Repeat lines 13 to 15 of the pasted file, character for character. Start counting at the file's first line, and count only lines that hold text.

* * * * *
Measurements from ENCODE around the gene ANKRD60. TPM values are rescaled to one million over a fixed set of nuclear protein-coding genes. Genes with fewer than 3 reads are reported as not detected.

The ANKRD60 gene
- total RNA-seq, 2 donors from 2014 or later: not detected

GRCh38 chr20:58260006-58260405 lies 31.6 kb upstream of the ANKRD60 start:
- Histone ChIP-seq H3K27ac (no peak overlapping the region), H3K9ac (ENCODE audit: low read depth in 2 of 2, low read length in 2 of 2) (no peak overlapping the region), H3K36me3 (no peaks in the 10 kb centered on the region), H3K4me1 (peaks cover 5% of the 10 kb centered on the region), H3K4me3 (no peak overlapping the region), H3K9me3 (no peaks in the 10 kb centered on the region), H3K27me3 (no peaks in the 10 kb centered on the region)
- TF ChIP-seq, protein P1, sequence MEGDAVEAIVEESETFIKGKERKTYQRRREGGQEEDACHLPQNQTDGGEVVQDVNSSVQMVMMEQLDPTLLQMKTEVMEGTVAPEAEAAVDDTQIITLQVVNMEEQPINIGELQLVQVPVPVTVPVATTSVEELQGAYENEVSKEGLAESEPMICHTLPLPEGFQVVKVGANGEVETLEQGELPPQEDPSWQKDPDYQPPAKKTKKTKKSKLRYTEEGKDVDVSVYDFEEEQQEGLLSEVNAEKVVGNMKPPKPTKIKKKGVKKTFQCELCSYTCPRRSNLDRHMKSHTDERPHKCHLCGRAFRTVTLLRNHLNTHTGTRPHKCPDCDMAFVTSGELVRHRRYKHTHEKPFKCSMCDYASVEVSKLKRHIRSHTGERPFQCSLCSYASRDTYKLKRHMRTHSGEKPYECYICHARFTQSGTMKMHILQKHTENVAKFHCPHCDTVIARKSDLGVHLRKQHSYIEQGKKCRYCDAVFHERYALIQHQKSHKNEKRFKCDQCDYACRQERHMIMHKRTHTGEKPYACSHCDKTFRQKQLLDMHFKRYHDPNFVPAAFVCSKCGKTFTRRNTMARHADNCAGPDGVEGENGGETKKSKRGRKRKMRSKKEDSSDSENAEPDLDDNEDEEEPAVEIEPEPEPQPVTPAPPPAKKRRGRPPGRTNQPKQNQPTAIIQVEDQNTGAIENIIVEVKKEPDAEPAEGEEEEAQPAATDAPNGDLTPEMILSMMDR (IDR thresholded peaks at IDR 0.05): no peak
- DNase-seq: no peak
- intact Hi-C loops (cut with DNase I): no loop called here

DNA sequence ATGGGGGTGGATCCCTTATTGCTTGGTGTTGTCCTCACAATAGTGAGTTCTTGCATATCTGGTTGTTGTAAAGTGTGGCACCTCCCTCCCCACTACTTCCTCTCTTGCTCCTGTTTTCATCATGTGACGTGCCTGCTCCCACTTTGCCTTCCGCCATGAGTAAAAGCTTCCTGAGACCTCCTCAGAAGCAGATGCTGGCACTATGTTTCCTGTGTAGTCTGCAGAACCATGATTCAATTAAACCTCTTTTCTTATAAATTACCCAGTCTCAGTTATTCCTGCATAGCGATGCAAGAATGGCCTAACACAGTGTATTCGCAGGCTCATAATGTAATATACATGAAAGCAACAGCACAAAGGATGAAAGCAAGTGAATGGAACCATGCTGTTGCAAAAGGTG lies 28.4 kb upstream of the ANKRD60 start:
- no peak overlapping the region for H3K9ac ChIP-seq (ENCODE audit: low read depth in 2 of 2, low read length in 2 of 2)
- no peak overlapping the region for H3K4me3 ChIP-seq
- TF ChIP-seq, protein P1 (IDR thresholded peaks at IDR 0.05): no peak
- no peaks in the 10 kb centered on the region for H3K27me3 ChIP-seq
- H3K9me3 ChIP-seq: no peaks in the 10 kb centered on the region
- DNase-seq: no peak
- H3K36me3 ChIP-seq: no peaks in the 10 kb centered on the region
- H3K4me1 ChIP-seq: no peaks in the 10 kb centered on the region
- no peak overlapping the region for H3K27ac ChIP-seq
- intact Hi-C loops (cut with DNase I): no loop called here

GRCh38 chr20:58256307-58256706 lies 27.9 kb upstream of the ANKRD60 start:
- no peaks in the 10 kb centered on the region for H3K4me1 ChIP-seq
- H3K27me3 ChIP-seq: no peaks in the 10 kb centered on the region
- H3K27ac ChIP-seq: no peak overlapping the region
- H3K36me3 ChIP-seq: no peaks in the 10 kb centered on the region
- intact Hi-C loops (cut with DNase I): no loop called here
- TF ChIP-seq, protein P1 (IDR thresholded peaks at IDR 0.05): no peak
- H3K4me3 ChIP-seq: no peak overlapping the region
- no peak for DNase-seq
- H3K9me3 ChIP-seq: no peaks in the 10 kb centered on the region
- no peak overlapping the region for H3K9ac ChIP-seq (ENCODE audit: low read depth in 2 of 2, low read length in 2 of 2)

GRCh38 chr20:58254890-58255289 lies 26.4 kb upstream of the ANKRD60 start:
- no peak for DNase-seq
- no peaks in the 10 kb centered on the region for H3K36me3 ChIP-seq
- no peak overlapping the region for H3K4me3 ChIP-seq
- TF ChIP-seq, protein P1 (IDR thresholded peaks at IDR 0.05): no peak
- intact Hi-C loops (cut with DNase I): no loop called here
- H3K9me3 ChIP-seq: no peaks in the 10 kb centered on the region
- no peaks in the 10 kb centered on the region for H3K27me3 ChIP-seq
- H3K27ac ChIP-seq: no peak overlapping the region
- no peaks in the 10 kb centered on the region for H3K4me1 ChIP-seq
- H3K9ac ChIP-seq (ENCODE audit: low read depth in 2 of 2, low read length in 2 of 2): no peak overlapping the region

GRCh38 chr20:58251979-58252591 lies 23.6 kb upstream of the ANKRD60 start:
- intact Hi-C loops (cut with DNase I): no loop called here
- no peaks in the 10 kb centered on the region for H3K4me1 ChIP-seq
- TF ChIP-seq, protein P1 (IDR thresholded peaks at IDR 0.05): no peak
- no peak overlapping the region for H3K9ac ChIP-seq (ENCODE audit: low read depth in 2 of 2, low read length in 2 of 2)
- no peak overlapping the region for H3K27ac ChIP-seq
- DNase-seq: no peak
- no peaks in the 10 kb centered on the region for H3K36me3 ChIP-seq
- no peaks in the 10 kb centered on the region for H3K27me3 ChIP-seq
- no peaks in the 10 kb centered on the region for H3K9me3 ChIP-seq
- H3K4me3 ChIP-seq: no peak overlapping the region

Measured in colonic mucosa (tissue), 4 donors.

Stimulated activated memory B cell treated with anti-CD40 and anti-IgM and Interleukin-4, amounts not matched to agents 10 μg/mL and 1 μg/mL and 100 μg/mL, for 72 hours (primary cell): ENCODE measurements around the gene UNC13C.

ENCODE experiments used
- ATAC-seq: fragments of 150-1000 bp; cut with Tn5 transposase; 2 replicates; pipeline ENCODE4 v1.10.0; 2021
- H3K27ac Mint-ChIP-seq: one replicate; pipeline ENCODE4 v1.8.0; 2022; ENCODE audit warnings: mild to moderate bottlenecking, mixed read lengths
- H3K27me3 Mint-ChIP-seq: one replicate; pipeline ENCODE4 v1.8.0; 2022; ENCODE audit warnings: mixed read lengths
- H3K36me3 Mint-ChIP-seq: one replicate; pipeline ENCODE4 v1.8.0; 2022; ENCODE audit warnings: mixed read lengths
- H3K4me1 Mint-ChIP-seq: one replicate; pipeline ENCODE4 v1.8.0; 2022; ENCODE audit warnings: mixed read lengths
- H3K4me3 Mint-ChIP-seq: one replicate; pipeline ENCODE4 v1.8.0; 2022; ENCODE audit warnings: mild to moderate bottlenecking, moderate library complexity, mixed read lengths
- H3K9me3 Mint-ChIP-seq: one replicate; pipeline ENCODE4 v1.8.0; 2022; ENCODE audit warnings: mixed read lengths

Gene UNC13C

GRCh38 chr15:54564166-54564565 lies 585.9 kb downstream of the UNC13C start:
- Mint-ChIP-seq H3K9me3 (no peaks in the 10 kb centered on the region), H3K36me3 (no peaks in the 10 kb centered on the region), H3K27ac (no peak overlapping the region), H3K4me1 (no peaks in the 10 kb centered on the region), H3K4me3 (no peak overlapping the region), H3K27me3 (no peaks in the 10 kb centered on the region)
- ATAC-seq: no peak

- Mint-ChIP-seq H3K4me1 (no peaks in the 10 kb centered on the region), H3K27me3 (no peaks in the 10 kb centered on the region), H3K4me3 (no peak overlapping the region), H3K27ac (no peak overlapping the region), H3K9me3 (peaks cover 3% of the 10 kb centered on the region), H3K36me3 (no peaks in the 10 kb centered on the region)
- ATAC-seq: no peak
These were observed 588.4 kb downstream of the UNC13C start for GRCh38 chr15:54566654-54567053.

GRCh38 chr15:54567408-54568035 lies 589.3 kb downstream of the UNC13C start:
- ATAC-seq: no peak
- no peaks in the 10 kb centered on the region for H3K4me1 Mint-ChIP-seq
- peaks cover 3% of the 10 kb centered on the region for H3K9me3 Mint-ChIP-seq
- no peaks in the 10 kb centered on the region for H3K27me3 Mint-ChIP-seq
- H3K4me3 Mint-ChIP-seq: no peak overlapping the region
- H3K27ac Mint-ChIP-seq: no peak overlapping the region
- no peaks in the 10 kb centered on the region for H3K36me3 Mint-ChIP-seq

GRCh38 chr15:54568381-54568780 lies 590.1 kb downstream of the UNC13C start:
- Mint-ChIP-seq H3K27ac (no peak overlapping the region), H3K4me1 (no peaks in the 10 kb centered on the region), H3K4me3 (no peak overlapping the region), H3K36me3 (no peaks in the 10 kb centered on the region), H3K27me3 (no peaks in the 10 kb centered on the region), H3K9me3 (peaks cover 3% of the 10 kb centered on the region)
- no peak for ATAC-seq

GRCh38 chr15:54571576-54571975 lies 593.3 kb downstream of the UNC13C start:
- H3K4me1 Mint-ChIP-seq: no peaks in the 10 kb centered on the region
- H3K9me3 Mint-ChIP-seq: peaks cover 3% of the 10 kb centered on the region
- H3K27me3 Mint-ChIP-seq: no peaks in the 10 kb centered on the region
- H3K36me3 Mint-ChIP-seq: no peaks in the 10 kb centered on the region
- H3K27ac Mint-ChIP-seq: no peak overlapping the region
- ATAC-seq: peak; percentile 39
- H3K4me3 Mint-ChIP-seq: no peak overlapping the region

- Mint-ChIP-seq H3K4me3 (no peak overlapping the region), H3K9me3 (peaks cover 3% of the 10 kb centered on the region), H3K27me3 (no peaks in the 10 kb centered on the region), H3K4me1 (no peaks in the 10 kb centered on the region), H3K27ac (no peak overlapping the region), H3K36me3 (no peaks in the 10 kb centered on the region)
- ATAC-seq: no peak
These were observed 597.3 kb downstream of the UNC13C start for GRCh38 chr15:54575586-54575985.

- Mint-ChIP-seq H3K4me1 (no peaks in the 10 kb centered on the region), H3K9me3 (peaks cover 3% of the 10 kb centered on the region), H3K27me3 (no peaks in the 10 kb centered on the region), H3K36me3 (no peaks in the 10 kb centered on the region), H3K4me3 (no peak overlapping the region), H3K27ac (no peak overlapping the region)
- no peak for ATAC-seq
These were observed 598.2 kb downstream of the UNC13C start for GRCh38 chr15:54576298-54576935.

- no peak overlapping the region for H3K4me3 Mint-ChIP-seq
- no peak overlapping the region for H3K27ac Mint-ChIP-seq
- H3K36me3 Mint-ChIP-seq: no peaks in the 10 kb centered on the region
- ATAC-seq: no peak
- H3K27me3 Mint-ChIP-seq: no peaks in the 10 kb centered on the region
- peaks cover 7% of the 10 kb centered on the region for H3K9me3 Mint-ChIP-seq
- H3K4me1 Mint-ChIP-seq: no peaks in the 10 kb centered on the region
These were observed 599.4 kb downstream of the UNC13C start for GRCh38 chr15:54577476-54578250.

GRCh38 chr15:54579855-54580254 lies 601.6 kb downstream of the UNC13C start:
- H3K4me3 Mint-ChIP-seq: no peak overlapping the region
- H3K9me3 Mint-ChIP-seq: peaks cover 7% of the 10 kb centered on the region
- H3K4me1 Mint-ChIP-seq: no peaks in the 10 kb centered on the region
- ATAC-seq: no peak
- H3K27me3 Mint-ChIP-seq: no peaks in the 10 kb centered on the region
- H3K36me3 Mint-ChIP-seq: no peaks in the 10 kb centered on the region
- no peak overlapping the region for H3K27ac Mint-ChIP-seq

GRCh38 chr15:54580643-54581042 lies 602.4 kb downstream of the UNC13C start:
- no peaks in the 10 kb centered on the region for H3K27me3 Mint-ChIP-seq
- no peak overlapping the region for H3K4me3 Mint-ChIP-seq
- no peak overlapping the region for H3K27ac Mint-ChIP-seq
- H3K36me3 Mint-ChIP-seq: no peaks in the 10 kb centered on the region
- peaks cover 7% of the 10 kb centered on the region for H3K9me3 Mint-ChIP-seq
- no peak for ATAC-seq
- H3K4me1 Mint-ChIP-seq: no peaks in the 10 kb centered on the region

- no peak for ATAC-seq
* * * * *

- no peaks in the 10 kb centered on the region for H3K27me3 ChIP-seq
- H3K9me3 ChIP-seq: no peaks in the 10 kb centered on the region
- DNase-seq: no peak